Belief in a god is, in my eyes, “solid.”

            I have yet to be convinced that it is not.

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            1. What would medical history do, if we have imperfect knowledge of the human bodies and infection diseases? Again, why is defying current scientific explanation mean, miracle is the only logical conclusion? I mean I could easily reword your statement:

              However: until scientists find a scientific explanation for how something as massive as mountains are where they are that there is something other-worldly going on at the Alps is a logical view for one to hold.

              You are describing nothing more than God being a God of the gaps, whose abilities are only relegated to things we can’t explain. And if modern medicine has higher success rates, what is the value of this other worldly healing, when worldly healing gets us further?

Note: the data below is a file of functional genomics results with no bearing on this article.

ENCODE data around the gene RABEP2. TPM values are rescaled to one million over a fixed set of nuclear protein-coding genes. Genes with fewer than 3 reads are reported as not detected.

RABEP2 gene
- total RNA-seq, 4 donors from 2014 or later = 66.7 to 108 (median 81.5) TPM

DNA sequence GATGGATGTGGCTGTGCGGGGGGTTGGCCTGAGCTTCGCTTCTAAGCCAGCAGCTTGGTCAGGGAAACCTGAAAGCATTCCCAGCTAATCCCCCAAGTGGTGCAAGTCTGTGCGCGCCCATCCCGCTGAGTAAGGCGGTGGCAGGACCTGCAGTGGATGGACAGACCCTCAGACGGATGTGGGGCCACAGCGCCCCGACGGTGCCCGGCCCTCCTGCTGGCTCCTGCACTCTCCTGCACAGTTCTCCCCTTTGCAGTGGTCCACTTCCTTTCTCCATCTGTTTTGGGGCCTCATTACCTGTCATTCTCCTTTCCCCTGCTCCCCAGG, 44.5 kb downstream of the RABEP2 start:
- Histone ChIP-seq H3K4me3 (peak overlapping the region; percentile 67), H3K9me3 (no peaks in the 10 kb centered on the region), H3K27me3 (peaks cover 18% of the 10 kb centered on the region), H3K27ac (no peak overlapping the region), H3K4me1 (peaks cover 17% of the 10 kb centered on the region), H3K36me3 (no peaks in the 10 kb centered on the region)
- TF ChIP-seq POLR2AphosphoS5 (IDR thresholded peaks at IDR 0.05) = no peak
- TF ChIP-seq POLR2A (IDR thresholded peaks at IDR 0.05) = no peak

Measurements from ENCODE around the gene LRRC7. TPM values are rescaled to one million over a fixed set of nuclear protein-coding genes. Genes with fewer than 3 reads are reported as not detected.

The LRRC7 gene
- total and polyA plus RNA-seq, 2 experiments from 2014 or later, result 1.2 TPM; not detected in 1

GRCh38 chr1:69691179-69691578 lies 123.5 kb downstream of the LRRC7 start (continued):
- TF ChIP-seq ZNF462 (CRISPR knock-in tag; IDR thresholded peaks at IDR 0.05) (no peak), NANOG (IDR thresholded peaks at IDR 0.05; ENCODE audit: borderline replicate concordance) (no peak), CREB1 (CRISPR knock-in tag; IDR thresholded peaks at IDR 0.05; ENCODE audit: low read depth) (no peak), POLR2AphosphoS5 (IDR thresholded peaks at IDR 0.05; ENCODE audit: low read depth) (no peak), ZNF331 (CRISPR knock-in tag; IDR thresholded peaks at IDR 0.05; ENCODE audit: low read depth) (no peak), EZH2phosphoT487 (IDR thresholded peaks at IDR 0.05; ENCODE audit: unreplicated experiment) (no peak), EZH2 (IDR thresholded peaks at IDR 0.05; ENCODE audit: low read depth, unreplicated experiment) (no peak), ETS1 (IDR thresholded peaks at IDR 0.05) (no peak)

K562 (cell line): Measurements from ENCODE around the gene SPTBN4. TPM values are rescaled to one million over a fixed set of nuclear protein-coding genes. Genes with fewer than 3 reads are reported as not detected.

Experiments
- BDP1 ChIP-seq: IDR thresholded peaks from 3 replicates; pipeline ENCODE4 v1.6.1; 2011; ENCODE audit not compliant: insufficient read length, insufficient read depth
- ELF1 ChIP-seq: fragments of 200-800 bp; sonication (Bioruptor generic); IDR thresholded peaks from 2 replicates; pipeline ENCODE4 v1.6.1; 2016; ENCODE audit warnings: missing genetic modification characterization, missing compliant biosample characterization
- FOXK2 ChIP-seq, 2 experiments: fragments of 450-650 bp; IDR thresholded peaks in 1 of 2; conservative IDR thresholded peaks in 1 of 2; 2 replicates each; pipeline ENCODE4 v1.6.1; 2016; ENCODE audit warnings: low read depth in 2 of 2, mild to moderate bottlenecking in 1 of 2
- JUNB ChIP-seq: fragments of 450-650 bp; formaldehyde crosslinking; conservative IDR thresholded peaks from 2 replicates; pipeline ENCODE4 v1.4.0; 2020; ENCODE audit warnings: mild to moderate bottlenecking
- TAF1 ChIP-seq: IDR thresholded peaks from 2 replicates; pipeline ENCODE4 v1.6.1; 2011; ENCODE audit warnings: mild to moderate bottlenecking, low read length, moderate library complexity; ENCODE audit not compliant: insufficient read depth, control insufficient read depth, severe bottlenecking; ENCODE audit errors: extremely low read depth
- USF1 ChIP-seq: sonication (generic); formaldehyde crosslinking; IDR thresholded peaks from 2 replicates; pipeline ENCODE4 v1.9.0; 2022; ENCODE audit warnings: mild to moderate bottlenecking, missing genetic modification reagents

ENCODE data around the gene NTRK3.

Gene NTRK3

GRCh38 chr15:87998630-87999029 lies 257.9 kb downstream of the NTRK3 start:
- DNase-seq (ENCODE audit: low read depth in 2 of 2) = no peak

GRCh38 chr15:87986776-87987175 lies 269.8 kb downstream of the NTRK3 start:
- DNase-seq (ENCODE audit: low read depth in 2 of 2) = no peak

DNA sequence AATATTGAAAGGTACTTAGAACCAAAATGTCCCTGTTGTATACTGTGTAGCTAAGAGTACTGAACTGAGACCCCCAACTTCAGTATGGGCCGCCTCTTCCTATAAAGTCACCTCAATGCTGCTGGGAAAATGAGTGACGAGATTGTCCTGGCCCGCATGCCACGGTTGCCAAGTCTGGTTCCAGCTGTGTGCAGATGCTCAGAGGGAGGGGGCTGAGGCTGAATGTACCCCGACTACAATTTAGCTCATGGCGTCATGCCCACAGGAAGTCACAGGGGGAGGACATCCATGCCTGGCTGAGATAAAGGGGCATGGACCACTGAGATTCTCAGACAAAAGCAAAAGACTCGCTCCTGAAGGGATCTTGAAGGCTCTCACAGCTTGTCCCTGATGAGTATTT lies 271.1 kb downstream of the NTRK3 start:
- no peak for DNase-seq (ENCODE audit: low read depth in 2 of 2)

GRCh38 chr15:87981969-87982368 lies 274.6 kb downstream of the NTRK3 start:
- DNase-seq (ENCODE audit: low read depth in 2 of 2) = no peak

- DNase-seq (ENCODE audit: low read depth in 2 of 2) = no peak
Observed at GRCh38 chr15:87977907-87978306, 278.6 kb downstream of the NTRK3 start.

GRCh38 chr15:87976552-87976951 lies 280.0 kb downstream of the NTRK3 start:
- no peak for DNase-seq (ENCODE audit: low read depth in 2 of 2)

Finally.

              In your eyes, it seems, there will never be a case that can be “explained by the divine.”
              Which strikes me as close-minded.

              You’re right that evidence of the divine is difficult to find indeed. There is also the Arthur C. Clarke axiom that any technology sufficiently advanced enough is indistinguishable from magic. Many things we are capable of today if we did them in front of someone 2000 years ago we would appear to have magical abilities. The point being that imperfect knowledge is the only reason why one would think that magic has occurred rather than the person of today who knows that it has been a 2000 year progression of scientific and technological knowledge.